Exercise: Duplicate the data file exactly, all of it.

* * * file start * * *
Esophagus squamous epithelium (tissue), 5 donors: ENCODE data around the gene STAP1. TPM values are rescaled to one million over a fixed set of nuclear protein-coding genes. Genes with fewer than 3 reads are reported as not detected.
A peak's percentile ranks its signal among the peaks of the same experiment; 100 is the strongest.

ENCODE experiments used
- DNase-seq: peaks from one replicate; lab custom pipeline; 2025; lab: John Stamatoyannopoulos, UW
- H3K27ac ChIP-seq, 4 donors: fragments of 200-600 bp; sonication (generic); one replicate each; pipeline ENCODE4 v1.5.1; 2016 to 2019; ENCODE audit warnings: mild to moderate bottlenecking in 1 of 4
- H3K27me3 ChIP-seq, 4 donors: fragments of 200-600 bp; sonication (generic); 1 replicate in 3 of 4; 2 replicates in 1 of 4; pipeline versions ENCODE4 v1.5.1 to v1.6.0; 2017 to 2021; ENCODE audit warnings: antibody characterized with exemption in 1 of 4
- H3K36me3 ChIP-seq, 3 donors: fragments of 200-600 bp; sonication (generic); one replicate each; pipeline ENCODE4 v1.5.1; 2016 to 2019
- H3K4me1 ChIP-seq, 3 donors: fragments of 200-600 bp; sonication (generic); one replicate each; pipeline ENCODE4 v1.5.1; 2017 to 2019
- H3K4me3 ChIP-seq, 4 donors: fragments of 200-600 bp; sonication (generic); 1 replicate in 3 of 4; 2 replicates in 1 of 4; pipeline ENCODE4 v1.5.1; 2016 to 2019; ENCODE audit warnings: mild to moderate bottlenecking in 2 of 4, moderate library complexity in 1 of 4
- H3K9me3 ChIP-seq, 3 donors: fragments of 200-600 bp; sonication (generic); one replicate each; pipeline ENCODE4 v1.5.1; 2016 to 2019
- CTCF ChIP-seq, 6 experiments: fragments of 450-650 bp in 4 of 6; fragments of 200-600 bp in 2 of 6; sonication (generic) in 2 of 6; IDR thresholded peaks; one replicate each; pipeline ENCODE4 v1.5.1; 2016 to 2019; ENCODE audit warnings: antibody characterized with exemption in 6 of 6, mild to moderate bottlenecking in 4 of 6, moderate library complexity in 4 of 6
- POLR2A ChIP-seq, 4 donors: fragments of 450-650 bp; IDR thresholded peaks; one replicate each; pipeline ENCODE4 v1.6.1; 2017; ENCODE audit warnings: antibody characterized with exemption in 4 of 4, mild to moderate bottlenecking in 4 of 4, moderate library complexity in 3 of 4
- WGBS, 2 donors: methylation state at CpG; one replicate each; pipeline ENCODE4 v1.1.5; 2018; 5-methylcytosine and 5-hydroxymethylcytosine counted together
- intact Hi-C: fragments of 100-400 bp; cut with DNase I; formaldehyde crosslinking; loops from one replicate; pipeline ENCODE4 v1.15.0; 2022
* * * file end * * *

Esophagus squamous epithelium (tissue), 5 donors: ENCODE data around the gene STAP1. TPM values are rescaled to one million over a fixed set of nuclear protein-coding genes. Genes with fewer than 3 reads are reported as not detected.
A peak's percentile ranks its signal among the peaks of the same experiment; 100 is the strongest.

ENCODE experiments used
- DNase-seq: peaks from one replicate; lab custom pipeline; 2025; lab: John Stamatoyannopoulos, UW
- H3K27ac ChIP-seq, 4 donors: fragments of 200-600 bp; sonication (generic); one replicate each; pipeline ENCODE4 v1.5.1; 2016 to 2019; ENCODE audit warnings: mild to moderate bottlenecking in 1 of 4
- H3K27me3 ChIP-seq, 4 donors: fragments of 200-600 bp; sonication (generic); 1 replicate in 3 of 4; 2 replicates in 1 of 4; pipeline versions ENCODE4 v1.5.1 to v1.6.0; 2017 to 2021; ENCODE audit warnings: antibody characterized with exemption in 1 of 4
- H3K36me3 ChIP-seq, 3 donors: fragments of 200-600 bp; sonication (generic); one replicate each; pipeline ENCODE4 v1.5.1; 2016 to 2019
- H3K4me1 ChIP-seq, 3 donors: fragments of 200-600 bp; sonication (generic); one replicate each; pipeline ENCODE4 v1.5.1; 2017 to 2019
- H3K4me3 ChIP-seq, 4 donors: fragments of 200-600 bp; sonication (generic); 1 replicate in 3 of 4; 2 replicates in 1 of 4; pipeline ENCODE4 v1.5.1; 2016 to 2019; ENCODE audit warnings: mild to moderate bottlenecking in 2 of 4, moderate library complexity in 1 of 4
- H3K9me3 ChIP-seq, 3 donors: fragments of 200-600 bp; sonication (generic); one replicate each; pipeline ENCODE4 v1.5.1; 2016 to 2019
- CTCF ChIP-seq, 6 experiments: fragments of 450-650 bp in 4 of 6; fragments of 200-600 bp in 2 of 6; sonication (generic) in 2 of 6; IDR thresholded peaks; one replicate each; pipeline ENCODE4 v1.5.1; 2016 to 2019; ENCODE audit warnings: antibody characterized with exemption in 6 of 6, mild to moderate bottlenecking in 4 of 6, moderate library complexity in 4 of 6
- POLR2A ChIP-seq, 4 donors: fragments of 450-650 bp; IDR thresholded peaks; one replicate each; pipeline ENCODE4 v1.6.1; 2017; ENCODE audit warnings: antibody characterized with exemption in 4 of 4, mild to moderate bottlenecking in 4 of 4, moderate library complexity in 3 of 4
- WGBS, 2 donors: methylation state at CpG; one replicate each; pipeline ENCODE4 v1.1.5; 2018; 5-methylcytosine and 5-hydroxymethylcytosine counted together
- intact Hi-C: fragments of 100-400 bp; cut with DNase I; formaldehyde crosslinking; loops from one replicate; pipeline ENCODE4 v1.15.0; 2022